Charge Nurse vs. Nurse Manager: What's the Difference?
Charge nurses and nurse managers are equally critical to the hierarchy of nursing. Though the scope of responsibilities varies, they both support, supervise, and amplify the voices of their fellow nurses. That ensures staff nurses can provide the best patient care possible. Learn what each position entails, how they're similar, and how they differ.
What Is a Charge Nurse?
Charge nurses oversee the operations of their specific nursing unit during a set period while working alongside the team. The primary role of a charge nurse is to ensure that all nursing functions within the department run smoothly and efficiently. They also provide guidance and support to help staff through challenging situations as they arise. Like staff nurses, charge nurses are generally patient-facing.
Typical charge nurse responsibilities include:
● Ensuring staff adheres to workplace protocols and procedures
● Assisting nurses in their charge with patient-related questions
● Overseeing the smooth transition from one shift to another
● Acting as a liaison between nurses and doctors
● Creating and evaluating staffing plans and schedules
● Checking the availability of patient supplies and medications
● Handling their own patient assignments, if applicable (varies by facility)
For a registered nurse (RN) to become a charge nurse, they typically require three to five years of clinical experience. According to Zippia, the median annual salary for RN charge nurses is $71,342.
What Is a Nurse Manager?
Nurse managers are licensed nurses in upper management positions. Because their roles are mainly administrative, they often work in an office environment versus a clinical setting. They're usually RNs or advanced practice registered nurses (APRN), such as nurse practitioners (NP). Some nurse managers also have specific certifications, such as Nurse Executive Certification (NE-BC). And because the position requires legal and business acumen, they may also hold a Master of Business Administration (MBA).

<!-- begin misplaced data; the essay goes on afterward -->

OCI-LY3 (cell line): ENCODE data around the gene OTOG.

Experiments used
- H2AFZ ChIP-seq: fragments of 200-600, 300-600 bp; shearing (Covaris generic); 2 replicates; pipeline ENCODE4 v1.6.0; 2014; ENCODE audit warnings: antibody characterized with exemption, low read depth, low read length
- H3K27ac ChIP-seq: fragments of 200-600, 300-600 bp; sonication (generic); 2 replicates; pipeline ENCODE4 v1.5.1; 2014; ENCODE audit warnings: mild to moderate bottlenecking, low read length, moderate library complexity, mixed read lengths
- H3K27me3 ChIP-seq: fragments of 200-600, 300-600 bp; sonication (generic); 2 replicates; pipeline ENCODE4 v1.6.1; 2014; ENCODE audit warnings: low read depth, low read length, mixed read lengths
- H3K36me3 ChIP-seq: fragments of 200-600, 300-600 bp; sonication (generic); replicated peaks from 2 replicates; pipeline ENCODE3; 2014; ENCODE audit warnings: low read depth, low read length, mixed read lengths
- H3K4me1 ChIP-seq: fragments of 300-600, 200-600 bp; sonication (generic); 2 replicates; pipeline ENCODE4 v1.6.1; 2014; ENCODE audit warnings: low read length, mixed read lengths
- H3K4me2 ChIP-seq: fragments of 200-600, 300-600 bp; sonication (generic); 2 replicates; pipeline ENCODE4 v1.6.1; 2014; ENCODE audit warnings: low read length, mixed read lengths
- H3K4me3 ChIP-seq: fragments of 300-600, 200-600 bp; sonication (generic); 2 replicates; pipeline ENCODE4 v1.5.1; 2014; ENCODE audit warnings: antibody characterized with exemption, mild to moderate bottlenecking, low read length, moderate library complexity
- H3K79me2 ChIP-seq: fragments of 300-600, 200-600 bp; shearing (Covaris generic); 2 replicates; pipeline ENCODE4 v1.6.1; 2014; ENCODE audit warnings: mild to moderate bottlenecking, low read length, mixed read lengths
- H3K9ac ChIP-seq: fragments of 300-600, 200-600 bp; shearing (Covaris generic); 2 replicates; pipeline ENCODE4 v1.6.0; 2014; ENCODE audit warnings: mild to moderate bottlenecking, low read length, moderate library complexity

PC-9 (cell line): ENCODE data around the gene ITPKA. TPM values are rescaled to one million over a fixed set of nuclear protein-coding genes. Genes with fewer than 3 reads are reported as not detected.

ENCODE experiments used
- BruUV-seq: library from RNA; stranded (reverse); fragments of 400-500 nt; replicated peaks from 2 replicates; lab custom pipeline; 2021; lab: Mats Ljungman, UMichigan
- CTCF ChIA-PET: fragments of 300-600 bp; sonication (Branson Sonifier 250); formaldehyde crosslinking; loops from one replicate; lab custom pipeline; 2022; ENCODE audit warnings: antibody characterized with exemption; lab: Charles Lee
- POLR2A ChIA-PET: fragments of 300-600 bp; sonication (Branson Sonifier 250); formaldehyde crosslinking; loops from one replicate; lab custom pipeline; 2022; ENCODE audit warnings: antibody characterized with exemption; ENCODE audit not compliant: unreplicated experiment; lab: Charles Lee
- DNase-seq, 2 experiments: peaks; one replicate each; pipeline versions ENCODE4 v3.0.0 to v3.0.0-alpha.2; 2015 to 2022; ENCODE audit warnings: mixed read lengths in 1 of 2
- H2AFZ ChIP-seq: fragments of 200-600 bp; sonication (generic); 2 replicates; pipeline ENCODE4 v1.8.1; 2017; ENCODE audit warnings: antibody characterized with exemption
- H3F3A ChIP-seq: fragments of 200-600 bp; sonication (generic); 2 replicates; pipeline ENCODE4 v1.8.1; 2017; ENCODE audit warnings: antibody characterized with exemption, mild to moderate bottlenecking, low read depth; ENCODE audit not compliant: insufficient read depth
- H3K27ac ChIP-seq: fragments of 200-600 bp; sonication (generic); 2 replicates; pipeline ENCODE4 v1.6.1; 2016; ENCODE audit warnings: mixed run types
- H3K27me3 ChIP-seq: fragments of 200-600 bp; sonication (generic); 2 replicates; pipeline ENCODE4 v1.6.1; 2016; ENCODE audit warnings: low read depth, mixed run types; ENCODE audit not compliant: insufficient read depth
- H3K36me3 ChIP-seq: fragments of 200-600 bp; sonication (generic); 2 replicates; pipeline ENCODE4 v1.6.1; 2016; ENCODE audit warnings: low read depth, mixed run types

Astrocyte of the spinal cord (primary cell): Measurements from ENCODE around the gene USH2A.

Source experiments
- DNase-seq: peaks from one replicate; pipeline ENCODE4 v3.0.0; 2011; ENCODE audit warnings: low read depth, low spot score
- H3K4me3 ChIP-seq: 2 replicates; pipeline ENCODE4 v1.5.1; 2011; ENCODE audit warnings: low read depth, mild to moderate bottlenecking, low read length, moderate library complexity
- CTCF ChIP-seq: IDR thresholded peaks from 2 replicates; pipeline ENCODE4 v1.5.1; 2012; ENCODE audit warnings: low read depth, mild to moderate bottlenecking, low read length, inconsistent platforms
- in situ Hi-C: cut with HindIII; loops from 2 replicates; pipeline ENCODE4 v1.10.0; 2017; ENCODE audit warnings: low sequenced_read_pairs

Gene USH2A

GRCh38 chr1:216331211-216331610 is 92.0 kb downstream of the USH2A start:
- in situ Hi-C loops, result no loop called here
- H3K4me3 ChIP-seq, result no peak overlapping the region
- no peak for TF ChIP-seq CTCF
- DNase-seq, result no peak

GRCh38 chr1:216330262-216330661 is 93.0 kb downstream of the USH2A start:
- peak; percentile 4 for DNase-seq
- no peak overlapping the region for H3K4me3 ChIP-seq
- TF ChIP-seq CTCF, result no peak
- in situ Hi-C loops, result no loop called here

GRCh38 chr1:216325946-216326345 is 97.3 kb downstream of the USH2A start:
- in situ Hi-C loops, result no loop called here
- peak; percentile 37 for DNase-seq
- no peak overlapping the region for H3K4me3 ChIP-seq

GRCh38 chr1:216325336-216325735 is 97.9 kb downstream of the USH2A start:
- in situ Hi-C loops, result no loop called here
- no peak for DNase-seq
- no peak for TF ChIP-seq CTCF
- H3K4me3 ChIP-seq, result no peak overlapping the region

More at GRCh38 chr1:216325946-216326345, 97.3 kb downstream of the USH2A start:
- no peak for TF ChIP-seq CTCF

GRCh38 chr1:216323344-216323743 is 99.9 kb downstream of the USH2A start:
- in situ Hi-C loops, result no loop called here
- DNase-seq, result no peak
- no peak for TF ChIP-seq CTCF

Typical responsibilities of a nurse manager vary by facility but generally include:
● Handling staffing issues, such as hiring and setting or amending schedules
● Supervising nursing personnel, including training and disciplining
● Supporting other personnel in their unit, like social workers, therapists, and pharmacists
● Managing financial and human resources for their unit
● Overseeing the effectiveness of operations, including patient record maintenance
● Serving as a liaison between nurses, physicians, and upper management, such as a hospital's director of nursing or C-suite
● Ensuring their unit aligns with the strategic goals of the hospital or workplace setting, including following best legal and safety practices
Besides having administrative and management savviness, nurse managers must demonstrate clinical excellence. Many health care facilities require at least five years of hands-on experience. Nurse managers fall under the fast-growing field of medical and health services managers. Per the Bureau of Labor Statistics, their average annual salary is $101,340, with a rapid estimated growth rate of 28%.